Ivigtut used to be the world's premier source of natural cryolite, an important mineral in aluminum extraction, but the commercially viable reserves were depleted in the 1980s. Similarly, deposits of coal, diamonds, and many metals - including silver, nickel, platinum, copper, molybdenum, iron, niobium, tantalum, uranium, and rare earths - are known to exist, but not yet in commercially viable deposits. Greenland's Bureau of Minerals and Petroleum is working to promote Greenland as an attractive destination for prospectors. Improvements in technology and increases in mineral prices have led to some mines being reopened, such as the lead and zinc mine at Maarmorilik and the gold mine at Nalunaq.

Greenland is expected to be one of the world's next great mining frontiers as global warming starts to uncover precious metals from the frozen surroundings. Substantial volumes of minerals are now within reach of geological land mapping technologies, according to research conducted by GlobalData, a natural resources business intelligence provider.


While the Greenland Home Rule Government has primary sovereignty over mineral deposits on the mainland,[18] oil resources are within the domain of the Danish exclusive economic zone. Nonetheless, prospecting takes place under the auspices of NUNAOIL, a partnership between the two governments. Greenland is believed by some geologists to have some of the world's largest remaining oil resources: in 2001, the U.S. Geological Survey found that the waters off north-eastern Greenland (north and south of the arctic circle) could contain up to 110 billion barrels (17×109 m3) of oil and, in 2010, the British petrochemical company Cairns Oil reported "the first firm indications" of commercially viable oil deposits. Nonetheless, all six wells drilled since the 1970s have been dry.

Greenland has offered eight license blocks for tender along its west coast by Baffin Bay. Seven of those blocks have been bid for by a combination of multinational oil companies and NUNAOIL. Companies that have participated successfully in the previous license rounds and have formed a partnership for the licenses with NUNAOIL are DONG Energy, Chevron, ExxonMobil, Husky Energy, andCairn Energy. The area available known as the West Disko licensing round is of an interest due to its relative accessibility compared to other Arctic basins as the area remains largely free of ice and a number of promising geological leads and prospects from the Paleocene era.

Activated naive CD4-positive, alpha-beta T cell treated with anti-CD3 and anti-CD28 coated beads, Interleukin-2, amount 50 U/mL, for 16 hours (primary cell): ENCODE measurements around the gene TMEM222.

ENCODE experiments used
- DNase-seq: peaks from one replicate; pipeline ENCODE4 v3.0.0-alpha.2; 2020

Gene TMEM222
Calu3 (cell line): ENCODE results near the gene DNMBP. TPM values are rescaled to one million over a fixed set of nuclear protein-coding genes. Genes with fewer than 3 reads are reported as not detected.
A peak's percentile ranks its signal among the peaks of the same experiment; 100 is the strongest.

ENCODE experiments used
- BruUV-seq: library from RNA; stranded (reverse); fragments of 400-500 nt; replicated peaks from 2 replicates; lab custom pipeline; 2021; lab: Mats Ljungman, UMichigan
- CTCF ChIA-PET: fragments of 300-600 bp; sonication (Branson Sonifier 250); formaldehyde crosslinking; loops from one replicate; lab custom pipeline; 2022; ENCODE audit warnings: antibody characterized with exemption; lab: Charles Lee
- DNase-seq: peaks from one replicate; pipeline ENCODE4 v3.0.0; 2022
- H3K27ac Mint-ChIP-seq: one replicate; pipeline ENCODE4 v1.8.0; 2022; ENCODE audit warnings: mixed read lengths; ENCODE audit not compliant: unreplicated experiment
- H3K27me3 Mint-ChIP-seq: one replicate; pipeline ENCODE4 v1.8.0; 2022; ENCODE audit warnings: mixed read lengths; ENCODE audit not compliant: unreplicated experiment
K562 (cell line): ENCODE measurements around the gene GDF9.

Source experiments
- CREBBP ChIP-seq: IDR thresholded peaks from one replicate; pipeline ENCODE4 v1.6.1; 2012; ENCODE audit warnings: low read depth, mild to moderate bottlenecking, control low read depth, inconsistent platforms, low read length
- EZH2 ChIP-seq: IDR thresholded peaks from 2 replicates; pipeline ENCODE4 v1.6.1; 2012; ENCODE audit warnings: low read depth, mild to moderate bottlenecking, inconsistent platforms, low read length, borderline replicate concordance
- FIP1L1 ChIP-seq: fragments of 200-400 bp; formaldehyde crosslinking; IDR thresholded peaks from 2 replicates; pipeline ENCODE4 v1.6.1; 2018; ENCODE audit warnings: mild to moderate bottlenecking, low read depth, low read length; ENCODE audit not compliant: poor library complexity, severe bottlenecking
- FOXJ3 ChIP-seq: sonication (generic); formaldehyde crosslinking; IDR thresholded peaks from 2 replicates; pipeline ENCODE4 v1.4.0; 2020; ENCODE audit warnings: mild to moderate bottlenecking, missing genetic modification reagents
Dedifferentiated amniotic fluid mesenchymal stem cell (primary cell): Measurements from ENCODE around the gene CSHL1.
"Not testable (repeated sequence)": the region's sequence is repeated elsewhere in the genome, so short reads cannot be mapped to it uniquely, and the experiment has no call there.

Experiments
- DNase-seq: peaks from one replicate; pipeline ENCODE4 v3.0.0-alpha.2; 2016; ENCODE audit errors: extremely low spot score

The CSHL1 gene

Tourism is limited by the short summers and high costs. Access is almost by air only, mainly from Denmark and Iceland. Some tourists arrive by cruise ship (but they don't spend much locally, since the ship provides accommodation and meals). There have been tests with direct flights from the US East Coast from 2007 to 2008, but these were discontinued. The state-owned tourism agency Visit Greenland has the web address

Agriculture and forestry

Agriculture is of little importance in the economy but climate change - in southern Greenland, the growing season averages about three weeks longer than a decade ago - has enabled expanded production of existing crops. At present, local production accounts for 10% of potatoes consumption in Greenland, but that is projected to grow to 15% by 2020. Similarly, it has enabled new crops like apples, strawberries, broccoli, cauliflower, cabbage, and carrots to be grown and for the cultivated areas of the country to be extended although even now only about 1% of Greenland is considered arable. Expanded production is subsidized by the government through purchase guarantees by the state-owned Neqi A/S grocery store chain.

The only forest in Greenland is in the Qinngua Valley near Nanortalik. It is protected and not used for forestry.

This article is licensed under the GNU Free Documentation License. It uses material from the Wikipedia article "Economy Of Greenland"